“French foreign minister Laurent Fabius visited Tehran on July 29, 2015, meeting with Zarif, Oil Minister Bijan Zanganeh, and other senior officials. It was the first visit to Iran by a French foreign minister in 12 years. He also extended an invitation for President Hassan Rouhani to visit President Hollande in France in November (postponed until 1/2016 due to ISIS attack). “Things will, we hope, be able to change,” Fabius said during his visit. In late September, a French delegation with representatives from more than 100 companies visited Tehran and opened a trade office.”
“On November 7, European Parliament chief Martin Schulz met with officials in Tehran, at the invitation of the Iranian parliament. It was the first time a head of the European Parliament had visited Iran. “The Islamic Republic of Iran is an element of stability in a region full of instability,” Schulz said during the visit.”
‘Previously, on July 28, E.U. foreign policy chief Federica Mogherini had traveled Tehran for a one-day visit with senior Iranian officials. She was accompanied by deputy E.U. foreign policy chief Helga Schmid. Mogherini said the nuclear deal “has the capacity to pave the ground for wider cooperation between Iran and the West.”
“After meeting with Mogherini, Iranian foreign minister Mohammad Javad Zarif said that Iran and the European Union had agreed to hold talks “over different issues, including energy cooperation…human rights, confronting terrorism, and regional issues.”
“Mogherini’s visit coincided with her (7/28/15) op-ed in The Guardian, in which she argued that cooperation between Iran and the West could help defeat ISIS.”
“The Vienna deal tells us that we all have much to earn if we choose cooperation over confrontation. Making the most out of this opportunity is entirely up to us. But nothing good will happen if we do not work hard for it. We Europeans have a long tradition of cultural and economic relationship with Iran. Before sanctions began in 2005, cooperation between our parts of the world spanned many areas, from energy to trade. But our shared interests go well beyond the economy.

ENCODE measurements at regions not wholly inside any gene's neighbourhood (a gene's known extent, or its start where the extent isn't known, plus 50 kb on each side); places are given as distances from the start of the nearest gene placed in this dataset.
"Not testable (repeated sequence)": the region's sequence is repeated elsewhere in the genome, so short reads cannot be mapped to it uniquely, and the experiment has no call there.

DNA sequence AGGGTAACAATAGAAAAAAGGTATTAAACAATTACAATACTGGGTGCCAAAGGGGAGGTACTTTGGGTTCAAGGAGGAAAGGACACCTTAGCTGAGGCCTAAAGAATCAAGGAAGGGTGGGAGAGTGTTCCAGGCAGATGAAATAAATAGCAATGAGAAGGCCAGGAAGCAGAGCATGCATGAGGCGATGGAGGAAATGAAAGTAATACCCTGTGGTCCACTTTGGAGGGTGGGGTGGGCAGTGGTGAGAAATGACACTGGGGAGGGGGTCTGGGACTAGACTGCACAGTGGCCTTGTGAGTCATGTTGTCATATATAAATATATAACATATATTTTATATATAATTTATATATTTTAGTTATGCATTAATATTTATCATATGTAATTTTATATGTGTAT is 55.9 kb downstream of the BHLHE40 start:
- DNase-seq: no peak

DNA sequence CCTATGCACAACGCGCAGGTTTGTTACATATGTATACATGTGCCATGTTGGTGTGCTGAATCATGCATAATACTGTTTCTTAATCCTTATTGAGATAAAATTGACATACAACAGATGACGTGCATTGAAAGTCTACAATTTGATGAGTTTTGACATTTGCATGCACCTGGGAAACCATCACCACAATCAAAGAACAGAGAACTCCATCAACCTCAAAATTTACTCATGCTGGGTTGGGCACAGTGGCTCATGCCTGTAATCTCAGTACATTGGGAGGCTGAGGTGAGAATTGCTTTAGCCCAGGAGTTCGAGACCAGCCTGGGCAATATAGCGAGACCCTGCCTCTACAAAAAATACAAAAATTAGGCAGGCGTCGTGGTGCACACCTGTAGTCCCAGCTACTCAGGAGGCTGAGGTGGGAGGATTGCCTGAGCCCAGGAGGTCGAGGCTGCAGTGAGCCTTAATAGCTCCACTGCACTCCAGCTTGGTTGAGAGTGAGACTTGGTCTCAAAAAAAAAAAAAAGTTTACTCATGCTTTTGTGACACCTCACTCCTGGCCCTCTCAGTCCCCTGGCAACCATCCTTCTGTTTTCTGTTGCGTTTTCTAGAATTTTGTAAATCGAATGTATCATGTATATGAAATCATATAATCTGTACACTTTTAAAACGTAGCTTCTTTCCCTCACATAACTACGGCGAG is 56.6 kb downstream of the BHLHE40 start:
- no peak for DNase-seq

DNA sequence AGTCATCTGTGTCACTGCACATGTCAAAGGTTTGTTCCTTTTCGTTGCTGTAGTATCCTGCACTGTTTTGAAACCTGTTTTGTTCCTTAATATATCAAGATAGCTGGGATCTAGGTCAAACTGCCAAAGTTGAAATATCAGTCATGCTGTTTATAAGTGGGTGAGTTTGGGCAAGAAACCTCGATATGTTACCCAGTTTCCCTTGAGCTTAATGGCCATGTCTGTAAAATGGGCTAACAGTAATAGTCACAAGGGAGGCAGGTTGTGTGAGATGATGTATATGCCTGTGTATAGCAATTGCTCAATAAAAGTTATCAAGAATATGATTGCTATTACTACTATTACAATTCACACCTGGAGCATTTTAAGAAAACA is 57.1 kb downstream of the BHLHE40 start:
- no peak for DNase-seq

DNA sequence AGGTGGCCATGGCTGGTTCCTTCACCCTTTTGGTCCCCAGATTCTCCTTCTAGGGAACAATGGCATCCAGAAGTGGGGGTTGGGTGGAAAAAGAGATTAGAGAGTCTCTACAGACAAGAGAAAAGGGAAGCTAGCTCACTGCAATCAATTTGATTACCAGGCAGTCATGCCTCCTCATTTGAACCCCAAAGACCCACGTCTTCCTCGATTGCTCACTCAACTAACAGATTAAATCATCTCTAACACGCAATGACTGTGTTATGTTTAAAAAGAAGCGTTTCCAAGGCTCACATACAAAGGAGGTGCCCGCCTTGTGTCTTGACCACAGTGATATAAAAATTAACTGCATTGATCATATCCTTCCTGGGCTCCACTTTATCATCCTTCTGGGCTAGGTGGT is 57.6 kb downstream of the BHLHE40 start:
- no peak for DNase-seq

“Last week Europe’s foreign ministers tasked me with exploring “ways in which the EU could actively promote a more cooperative regional framework” in the wake of the Vienna deal. Isis (also known as Da’esh) is spreading its vicious and apocalyptic ideology in the Middle East and beyond. There is nothing more worrisome to Isis than cooperation between “the west” and the Muslim world, for it defies the narrative of a clash of civilizations the group is trying to revive. An alliance of civilizations can be our most powerful weapon in the fight against terror.”
“On August 23, British Foreign Secretary Philip Hammond traveled to Tehran to reopen the British Embassy, which had been closed since 2011. In a joint press conference with Hammond, Foreign Minister Mohammad Javad Zarif said that Iran and Britain had “entered a new phase of relations based on mutual respect.”
Hammond was the first British Foreign Secretary to visit Iran in 12 years. He met with Rouhani, Parliamentary Speaker Ali Larijani, Supreme National Security Council Secretary Ali Shamkhani, and other officials during his visit. Hammond was accompanied by a group of British business leaders hoping to reestablish ties in Iran.”
“British Prime Minister David Cameron had called Rouhani to congratulate him on the nuclear deal on July 16. “You (President Rouhani) had a very constructive role in striking this final deal,” he said. During the conversation, Rouhani added that “I think there exists the necessary potential to rebuild relations between Iran and Britain.”
“The British government also relaxed its travel warnings for Iran shortly after the deal was announced. “The risk to British nationals has changed, in part due to decreasing hostility under President Rouhani’s Government,” British Foreign Secretary Philip Hammond said on July 25.”
“The two leaders also discussed expanding trade ties, the conflict in Syria, and the four dual British-Iranian nationals held in Iran.”
“On July 20, German vice chancellor and economics minister Sigmar Gabriel arrived in Iran for a three-day visit, hoping to resume “economic contacts with Iran, which were traditionally good.” He was the first high-ranking Western official to visit Iran since the final nuclear deal was announced on July 14.”
“Gabriel emphasized the need to cooperate with Iran on issues like human rights and its relationship with Israel. “You can’t have a good economic relationship with Germany in the long-term if we don’t discuss such issues.”
“German Foreign Minister Frank-Walter Steinmeier visited Tehran in mid-October to discuss trade ties and attempt to de-escalate the growing tensions between Iran and Saudi Arabia.”